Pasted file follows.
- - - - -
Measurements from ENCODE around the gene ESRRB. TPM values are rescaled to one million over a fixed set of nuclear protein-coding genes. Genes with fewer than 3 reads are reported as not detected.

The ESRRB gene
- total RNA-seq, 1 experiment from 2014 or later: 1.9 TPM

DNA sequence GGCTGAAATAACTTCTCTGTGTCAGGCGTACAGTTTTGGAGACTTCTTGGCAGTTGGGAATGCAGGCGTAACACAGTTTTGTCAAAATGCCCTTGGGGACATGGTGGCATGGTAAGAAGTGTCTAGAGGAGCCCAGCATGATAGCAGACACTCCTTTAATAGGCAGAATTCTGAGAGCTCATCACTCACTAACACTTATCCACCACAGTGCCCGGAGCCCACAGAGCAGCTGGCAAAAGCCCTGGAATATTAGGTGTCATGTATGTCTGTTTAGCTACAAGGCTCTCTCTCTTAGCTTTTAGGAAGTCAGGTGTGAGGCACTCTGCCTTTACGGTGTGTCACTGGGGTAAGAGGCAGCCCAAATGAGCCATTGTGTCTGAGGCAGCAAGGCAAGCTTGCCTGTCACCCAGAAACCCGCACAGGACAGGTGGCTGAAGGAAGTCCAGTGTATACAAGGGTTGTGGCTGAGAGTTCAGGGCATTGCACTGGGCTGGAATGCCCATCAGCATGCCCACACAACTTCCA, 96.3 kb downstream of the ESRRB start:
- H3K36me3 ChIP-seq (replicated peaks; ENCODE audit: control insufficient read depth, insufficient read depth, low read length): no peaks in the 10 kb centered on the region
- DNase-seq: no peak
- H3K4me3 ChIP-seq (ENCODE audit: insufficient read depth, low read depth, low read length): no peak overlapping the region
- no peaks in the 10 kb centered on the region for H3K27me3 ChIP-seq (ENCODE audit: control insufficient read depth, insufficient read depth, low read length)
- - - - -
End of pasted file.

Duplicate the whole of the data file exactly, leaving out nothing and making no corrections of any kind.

Measurements from ENCODE around the gene ESRRB. TPM values are rescaled to one million over a fixed set of nuclear protein-coding genes. Genes with fewer than 3 reads are reported as not detected.

The ESRRB gene
- total RNA-seq, 1 experiment from 2014 or later: 1.9 TPM

DNA sequence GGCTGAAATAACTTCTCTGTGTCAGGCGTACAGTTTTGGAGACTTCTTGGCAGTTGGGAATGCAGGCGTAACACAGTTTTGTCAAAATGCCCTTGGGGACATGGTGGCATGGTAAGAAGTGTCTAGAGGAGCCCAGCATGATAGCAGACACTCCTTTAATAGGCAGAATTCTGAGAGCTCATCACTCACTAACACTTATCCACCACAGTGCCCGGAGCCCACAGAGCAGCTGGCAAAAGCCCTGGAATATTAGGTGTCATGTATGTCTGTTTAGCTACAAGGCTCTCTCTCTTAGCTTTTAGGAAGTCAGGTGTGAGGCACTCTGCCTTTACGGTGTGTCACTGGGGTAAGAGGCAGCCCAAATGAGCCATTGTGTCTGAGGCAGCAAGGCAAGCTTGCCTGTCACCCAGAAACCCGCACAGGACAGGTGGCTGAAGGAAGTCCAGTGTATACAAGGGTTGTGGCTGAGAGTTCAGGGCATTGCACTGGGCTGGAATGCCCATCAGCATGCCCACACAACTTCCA, 96.3 kb downstream of the ESRRB start:
- H3K36me3 ChIP-seq (replicated peaks; ENCODE audit: control insufficient read depth, insufficient read depth, low read length): no peaks in the 10 kb centered on the region
- DNase-seq: no peak
- H3K4me3 ChIP-seq (ENCODE audit: insufficient read depth, low read depth, low read length): no peak overlapping the region
- no peaks in the 10 kb centered on the region for H3K27me3 ChIP-seq (ENCODE audit: control insufficient read depth, insufficient read depth, low read length)